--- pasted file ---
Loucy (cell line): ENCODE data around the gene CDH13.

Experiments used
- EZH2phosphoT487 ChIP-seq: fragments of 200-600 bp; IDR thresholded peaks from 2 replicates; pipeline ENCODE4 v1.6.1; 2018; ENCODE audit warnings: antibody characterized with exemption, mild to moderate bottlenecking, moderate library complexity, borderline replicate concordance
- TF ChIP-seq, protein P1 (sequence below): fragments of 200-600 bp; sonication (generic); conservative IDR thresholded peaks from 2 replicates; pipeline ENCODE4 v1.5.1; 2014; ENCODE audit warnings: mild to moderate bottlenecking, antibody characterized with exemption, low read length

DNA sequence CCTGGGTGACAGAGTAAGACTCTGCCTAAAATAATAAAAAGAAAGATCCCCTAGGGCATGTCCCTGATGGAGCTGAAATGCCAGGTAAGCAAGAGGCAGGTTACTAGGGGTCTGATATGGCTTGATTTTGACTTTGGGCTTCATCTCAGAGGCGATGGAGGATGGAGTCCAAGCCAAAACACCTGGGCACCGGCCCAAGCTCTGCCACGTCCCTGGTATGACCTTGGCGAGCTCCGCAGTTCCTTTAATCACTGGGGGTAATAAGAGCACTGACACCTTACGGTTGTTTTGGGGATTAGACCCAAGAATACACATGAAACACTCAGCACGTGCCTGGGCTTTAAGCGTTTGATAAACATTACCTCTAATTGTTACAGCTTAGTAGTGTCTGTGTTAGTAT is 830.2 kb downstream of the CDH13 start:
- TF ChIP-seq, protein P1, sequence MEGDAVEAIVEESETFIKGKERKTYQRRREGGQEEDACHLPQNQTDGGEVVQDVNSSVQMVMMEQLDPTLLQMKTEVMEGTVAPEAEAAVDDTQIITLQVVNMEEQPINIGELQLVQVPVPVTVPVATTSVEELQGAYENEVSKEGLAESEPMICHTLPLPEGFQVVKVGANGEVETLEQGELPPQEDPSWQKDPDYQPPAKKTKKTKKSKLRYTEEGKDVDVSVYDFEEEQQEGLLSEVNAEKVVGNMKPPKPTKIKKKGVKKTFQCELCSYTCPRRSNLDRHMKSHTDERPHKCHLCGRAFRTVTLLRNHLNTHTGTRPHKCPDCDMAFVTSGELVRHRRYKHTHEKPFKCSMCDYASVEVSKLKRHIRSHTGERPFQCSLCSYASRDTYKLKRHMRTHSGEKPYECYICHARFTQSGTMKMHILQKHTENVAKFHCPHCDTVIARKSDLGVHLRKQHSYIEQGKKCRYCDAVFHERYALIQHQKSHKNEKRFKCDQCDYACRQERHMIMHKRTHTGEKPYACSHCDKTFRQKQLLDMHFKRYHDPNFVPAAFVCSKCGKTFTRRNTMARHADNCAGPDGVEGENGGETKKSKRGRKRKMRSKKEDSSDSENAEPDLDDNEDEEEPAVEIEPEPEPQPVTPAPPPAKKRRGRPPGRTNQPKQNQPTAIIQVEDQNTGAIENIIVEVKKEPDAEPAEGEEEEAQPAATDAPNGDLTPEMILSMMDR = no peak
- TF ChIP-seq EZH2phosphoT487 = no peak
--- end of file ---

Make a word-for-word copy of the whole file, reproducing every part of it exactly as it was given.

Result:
Loucy (cell line): ENCODE data around the gene CDH13.

Experiments used
- EZH2phosphoT487 ChIP-seq: fragments of 200-600 bp; IDR thresholded peaks from 2 replicates; pipeline ENCODE4 v1.6.1; 2018; ENCODE audit warnings: antibody characterized with exemption, mild to moderate bottlenecking, moderate library complexity, borderline replicate concordance
- TF ChIP-seq, protein P1 (sequence below): fragments of 200-600 bp; sonication (generic); conservative IDR thresholded peaks from 2 replicates; pipeline ENCODE4 v1.5.1; 2014; ENCODE audit warnings: mild to moderate bottlenecking, antibody characterized with exemption, low read length

DNA sequence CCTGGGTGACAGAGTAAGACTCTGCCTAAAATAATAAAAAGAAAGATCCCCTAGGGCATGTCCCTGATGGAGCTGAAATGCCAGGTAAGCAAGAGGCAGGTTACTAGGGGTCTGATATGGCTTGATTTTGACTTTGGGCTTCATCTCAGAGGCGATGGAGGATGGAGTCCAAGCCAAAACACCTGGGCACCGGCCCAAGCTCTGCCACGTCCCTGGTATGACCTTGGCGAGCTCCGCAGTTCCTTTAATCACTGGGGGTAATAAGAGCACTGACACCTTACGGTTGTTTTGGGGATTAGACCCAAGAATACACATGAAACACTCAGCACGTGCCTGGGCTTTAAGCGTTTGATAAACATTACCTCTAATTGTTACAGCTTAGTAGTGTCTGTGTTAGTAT is 830.2 kb downstream of the CDH13 start:
- TF ChIP-seq, protein P1, sequence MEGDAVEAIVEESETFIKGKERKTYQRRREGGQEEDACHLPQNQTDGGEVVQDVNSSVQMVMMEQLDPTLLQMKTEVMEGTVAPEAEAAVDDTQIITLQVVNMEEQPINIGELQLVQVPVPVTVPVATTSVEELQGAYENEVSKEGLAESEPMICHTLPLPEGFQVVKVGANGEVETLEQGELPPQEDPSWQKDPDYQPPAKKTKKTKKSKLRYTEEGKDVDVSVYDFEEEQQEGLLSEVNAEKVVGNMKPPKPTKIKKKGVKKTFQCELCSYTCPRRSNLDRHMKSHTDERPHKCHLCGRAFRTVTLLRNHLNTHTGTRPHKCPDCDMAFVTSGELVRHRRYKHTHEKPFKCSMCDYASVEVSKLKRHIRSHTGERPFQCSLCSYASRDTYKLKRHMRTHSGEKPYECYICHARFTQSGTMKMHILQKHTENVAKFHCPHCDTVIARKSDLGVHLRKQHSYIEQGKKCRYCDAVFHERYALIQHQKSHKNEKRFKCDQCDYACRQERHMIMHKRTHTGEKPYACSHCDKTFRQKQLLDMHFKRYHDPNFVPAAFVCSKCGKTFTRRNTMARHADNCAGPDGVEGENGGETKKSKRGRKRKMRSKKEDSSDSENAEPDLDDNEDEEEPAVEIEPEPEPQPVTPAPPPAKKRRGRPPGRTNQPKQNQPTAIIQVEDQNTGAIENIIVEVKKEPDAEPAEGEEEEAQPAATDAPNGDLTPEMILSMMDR = no peak
- TF ChIP-seq EZH2phosphoT487 = no peak